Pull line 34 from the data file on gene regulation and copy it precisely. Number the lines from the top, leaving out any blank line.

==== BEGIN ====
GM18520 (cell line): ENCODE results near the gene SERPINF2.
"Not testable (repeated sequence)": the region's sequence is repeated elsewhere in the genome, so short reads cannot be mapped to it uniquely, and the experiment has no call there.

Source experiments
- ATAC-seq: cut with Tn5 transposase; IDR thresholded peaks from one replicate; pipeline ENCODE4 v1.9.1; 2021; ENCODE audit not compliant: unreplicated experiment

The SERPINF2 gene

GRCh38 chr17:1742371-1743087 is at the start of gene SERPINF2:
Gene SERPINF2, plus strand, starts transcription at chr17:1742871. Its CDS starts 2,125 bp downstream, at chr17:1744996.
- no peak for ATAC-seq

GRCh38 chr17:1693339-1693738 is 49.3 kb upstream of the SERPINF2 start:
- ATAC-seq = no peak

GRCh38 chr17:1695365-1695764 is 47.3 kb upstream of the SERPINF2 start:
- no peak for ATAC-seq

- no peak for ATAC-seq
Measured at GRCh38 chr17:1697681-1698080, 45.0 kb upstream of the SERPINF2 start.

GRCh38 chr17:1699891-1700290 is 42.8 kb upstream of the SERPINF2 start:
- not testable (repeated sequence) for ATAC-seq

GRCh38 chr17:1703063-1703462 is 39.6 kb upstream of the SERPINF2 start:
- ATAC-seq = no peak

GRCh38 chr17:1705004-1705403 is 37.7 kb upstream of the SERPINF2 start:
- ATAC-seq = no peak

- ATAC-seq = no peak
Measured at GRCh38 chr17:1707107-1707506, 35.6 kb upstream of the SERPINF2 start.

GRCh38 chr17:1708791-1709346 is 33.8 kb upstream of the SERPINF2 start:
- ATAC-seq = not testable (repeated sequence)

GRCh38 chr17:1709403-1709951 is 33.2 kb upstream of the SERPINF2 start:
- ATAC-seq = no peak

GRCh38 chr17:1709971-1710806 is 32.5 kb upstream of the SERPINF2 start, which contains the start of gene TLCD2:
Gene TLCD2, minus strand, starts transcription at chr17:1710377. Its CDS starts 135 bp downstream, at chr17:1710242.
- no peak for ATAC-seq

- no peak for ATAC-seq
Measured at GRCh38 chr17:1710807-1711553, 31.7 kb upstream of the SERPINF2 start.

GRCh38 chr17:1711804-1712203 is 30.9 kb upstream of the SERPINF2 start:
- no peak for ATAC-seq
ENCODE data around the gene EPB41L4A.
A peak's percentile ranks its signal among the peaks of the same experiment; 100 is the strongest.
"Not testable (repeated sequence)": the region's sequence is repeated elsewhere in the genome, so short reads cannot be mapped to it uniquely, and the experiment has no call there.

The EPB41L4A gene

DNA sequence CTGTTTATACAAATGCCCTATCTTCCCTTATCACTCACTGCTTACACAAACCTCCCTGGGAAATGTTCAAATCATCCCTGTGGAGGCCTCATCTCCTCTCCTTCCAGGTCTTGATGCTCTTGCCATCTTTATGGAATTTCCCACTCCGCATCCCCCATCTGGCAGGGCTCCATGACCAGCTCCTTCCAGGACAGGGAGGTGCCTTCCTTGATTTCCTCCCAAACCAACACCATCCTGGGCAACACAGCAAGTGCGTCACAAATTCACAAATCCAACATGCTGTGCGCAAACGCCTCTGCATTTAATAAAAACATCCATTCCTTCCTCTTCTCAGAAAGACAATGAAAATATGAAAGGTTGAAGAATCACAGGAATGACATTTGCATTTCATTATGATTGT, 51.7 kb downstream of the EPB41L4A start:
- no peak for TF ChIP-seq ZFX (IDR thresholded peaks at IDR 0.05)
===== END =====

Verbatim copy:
ENCODE data around the gene EPB41L4A.